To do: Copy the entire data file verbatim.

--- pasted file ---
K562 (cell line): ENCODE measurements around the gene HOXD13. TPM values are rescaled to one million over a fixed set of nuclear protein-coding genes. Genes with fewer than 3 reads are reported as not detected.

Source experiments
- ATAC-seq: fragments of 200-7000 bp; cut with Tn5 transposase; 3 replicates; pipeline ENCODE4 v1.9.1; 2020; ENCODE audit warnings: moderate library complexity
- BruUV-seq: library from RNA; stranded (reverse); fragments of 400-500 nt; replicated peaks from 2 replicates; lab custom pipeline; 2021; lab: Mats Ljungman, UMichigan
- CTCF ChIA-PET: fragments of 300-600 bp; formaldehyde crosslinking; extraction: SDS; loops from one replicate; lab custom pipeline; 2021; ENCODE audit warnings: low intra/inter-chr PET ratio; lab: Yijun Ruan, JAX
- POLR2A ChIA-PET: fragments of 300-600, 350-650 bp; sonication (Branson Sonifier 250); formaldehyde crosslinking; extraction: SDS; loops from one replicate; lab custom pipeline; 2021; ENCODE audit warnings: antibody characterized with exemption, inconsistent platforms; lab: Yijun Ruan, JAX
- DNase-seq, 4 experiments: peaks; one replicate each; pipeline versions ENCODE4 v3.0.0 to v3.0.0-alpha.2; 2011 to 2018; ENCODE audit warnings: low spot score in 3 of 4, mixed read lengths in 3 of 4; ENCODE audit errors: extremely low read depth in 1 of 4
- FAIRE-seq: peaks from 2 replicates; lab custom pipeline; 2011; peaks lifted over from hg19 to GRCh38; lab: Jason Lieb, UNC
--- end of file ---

K562 (cell line): ENCODE measurements around the gene HOXD13. TPM values are rescaled to one million over a fixed set of nuclear protein-coding genes. Genes with fewer than 3 reads are reported as not detected.

Source experiments
- ATAC-seq: fragments of 200-7000 bp; cut with Tn5 transposase; 3 replicates; pipeline ENCODE4 v1.9.1; 2020; ENCODE audit warnings: moderate library complexity
- BruUV-seq: library from RNA; stranded (reverse); fragments of 400-500 nt; replicated peaks from 2 replicates; lab custom pipeline; 2021; lab: Mats Ljungman, UMichigan
- CTCF ChIA-PET: fragments of 300-600 bp; formaldehyde crosslinking; extraction: SDS; loops from one replicate; lab custom pipeline; 2021; ENCODE audit warnings: low intra/inter-chr PET ratio; lab: Yijun Ruan, JAX
- POLR2A ChIA-PET: fragments of 300-600, 350-650 bp; sonication (Branson Sonifier 250); formaldehyde crosslinking; extraction: SDS; loops from one replicate; lab custom pipeline; 2021; ENCODE audit warnings: antibody characterized with exemption, inconsistent platforms; lab: Yijun Ruan, JAX
- DNase-seq, 4 experiments: peaks; one replicate each; pipeline versions ENCODE4 v3.0.0 to v3.0.0-alpha.2; 2011 to 2018; ENCODE audit warnings: low spot score in 3 of 4, mixed read lengths in 3 of 4; ENCODE audit errors: extremely low read depth in 1 of 4
- FAIRE-seq: peaks from 2 replicates; lab custom pipeline; 2011; peaks lifted over from hg19 to GRCh38; lab: Jason Lieb, UNC